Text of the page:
Class of 1934
William Gibson spent more than two decades trying to make a living as a playwright before his first show opened on Broadway. It was called “Two for the Seesaw,” it debuted in 1958 and it put his name on the map. The following year, the curtain went up on Gibson’s second Broadway play and this time, his name was etched indelibly in theater lore.
The play was “The Miracle Worker,” the powerful story of the relationship between young, blind and deaf Helen Keller, played by Patty Duke, and her teacher, Annie Sullivan, played by Anne Bancroft. Originally written for “Playhouse 90,” a television series featuring live drama, “The Miracle Worker” became a Broadway blockbuster and a
|Anne Bancroft and Patty Duke
in “The Miracle Worker.”
hit movie. On Broadway, it won four Tony Awards, including Best Play, and it has been produced all over the world virtually ever since. According to Playbill magazine, it “has never been absent from the regional theater repertoire.” It won a Tony for Bancroft, who had made her Broadway debut in “Two for the Seesaw,” for which she won her first Tony, and it established her as one of the country’s top dramatic performers. It also launched the career of Patty Duke. When Gibson’s adaptation of “Miracle” became a movie in 1962, both actresses repeated their stage roles and each won Oscars as Best Actress and Best Supporting Actress, respectively. Gibson was nominated for a writing Oscar.
“Two for the Seesaw” also went on to become a film, and then a Broadway musical called “Seesaw.” Gibson’s other major projects included the book for “Golden Boy,” a 1964 Broadway musical adapted from the Clifford Odets drama of the same name. Sammy Davis Jr. starred. Gibson’s play “Golda” opened in 1977, starring Anne Bancroft as Israeli leader Golda Meir, but it ran for only 93 performances. In 2003, when Gibson was 89, he radically revised the play, eliminated all the parts but one, called it “Golda’s Balcony,” and, with Tovah Feldshuh in the title role, watched it run for 14 previews and 493 performances. It was the longest-running one-woman show in Broadway history. In 1968, he published “A Mass for the Dead,” a memoir about his Catholic upbringing.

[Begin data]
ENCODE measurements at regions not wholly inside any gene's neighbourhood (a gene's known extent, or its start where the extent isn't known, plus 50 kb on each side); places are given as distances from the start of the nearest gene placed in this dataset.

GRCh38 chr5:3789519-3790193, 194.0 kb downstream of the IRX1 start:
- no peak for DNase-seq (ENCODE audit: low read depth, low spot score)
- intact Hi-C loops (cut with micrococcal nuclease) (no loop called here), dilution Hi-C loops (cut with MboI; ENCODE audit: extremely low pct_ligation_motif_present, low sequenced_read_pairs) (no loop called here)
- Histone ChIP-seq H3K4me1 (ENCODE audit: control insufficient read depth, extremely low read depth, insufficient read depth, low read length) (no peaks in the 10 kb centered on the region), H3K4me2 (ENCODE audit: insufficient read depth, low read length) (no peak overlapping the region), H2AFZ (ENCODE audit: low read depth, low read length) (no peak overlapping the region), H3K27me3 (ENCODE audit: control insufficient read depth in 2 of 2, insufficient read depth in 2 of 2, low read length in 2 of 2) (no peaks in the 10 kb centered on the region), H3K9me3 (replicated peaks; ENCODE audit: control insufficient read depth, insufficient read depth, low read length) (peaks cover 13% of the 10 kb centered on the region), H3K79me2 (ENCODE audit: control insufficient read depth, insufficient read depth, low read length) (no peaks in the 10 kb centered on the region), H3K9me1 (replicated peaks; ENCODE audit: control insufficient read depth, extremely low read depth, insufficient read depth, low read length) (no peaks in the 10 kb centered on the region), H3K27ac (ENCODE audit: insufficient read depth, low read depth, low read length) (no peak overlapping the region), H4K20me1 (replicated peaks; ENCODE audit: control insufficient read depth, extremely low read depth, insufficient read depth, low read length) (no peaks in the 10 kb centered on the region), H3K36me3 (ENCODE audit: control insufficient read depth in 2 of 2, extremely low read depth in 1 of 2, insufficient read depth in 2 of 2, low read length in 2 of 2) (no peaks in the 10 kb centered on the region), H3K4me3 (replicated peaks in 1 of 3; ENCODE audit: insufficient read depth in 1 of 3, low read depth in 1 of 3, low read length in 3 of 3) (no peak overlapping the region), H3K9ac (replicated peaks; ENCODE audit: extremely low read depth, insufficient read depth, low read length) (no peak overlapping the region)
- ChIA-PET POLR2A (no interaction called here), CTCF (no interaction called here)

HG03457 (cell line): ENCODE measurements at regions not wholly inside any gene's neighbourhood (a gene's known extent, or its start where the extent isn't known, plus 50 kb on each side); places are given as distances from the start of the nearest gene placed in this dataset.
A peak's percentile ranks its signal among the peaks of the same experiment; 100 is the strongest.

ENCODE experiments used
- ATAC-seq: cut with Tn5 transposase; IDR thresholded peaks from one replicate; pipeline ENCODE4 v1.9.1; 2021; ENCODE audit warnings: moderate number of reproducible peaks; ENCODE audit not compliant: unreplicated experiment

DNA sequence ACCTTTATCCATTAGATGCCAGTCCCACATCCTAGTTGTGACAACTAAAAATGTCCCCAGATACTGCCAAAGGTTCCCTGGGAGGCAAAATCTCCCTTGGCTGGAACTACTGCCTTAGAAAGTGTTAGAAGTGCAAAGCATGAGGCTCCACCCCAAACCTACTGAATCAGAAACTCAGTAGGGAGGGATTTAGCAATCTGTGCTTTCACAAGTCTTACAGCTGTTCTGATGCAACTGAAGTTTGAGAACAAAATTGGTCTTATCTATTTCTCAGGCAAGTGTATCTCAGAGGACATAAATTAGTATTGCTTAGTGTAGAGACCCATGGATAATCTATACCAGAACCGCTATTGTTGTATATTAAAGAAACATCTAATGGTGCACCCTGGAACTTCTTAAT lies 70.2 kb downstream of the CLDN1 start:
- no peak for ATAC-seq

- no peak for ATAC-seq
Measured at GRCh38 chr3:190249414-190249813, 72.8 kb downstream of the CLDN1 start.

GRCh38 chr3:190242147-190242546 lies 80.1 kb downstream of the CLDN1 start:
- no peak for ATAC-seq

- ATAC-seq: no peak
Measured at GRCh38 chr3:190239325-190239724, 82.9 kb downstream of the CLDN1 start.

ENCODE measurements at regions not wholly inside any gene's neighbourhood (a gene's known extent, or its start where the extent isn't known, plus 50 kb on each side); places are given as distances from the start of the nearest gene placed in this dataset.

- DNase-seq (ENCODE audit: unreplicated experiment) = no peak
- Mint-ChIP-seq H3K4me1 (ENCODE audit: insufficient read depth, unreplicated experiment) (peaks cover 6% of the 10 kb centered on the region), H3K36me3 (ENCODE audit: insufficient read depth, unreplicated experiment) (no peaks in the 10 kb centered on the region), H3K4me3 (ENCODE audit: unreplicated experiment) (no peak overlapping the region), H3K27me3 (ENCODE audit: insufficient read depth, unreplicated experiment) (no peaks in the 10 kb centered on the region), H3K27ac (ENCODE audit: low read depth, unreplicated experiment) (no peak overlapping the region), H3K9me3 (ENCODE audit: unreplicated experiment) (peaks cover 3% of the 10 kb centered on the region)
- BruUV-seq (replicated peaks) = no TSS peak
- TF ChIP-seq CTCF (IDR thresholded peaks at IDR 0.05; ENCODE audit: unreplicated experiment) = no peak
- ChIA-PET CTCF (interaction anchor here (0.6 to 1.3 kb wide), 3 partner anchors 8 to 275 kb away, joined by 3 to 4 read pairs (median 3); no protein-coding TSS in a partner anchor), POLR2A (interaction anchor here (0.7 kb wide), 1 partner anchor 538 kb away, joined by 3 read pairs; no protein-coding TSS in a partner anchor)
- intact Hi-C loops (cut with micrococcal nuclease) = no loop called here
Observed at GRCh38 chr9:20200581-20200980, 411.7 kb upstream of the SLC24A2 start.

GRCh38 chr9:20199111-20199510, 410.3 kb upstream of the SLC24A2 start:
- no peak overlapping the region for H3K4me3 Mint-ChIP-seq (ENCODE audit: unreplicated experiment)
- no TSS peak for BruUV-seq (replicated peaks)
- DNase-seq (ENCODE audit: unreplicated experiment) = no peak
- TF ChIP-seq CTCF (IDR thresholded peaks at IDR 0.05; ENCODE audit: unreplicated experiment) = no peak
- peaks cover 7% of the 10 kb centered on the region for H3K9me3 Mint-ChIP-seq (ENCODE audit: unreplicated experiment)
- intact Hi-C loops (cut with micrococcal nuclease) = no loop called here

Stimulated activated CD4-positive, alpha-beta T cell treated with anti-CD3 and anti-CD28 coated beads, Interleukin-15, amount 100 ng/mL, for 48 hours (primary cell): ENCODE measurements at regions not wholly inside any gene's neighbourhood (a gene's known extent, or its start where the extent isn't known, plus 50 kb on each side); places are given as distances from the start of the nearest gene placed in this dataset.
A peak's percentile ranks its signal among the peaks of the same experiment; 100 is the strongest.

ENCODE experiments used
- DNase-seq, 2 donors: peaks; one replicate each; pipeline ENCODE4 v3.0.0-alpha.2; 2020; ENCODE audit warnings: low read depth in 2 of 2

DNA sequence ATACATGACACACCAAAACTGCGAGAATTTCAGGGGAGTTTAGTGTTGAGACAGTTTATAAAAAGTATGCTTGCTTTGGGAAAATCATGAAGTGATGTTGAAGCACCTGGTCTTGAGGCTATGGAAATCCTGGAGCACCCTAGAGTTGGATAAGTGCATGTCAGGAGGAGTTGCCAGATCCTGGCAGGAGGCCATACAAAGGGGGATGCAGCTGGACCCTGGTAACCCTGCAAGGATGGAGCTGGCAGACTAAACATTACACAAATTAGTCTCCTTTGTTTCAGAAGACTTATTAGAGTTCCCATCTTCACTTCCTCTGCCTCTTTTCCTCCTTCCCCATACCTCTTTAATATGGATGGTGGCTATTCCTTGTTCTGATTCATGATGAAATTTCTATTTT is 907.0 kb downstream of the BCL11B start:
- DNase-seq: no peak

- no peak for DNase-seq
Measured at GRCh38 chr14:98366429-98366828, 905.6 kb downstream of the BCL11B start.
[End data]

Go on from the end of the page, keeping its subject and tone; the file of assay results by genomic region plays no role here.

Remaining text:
Gibson was born in the Bronx on Nov. 13, 1914. He attended Townsend Harris High School, winning a short-story contest and graduating at 16. He entered City College in 1931 to study creative writing, but dropped out after a year and began to write professionally. He never stopped, turning out plays, poetry, screenplays, television episodes, novels, criticism and essays for the next seven decades. Until his Broadway successes, it was a struggle. After leaving school at the height of the Depression, he spent the following years floating around and trying different things. According to Playbill, he acted in Abingdon, Va.; was an organizer in the Young Communist League; and played piano in Topeka, Kan., where he met his future wife, Margaret, a psychoanalyst, whose earnings helped support him in the early days.
It was in Kansas that Gibson began writing scripts for the Topeka Civic Theatre. The earliest to attract attention was “A Cry of Players,” a speculation on Shakespeare’s formative years. The play reached Broadway in 1968, but flopped. He also wrote poetry and published “Winter Crook,” a collection of verse, in 1948. In the early l950s, the Gibsons moved to Stockbridge, Mass.
Gibson wrote a novel, “The Cobweb,” which was made into a film in 1955. It dealt with a psychiatric clinic in which the doctors and staff are as mad as the patients. He could have pursued a full-time career as a screenwriter, but chose to focus on theater because it gave him much more control over his work. In his 1959 diary, “The Seesaw Log,” Gibson described his agony at having to make changes in “Two for the Seesaw” for commercial reasons. He reluctantly concluded that the changes worked. The Telegraph of London noted that Gibson examined “the differences between art and entertainment,” and came to find value in both. Gibson died in Stockbridge on Nov. 25, 2008. He was 94.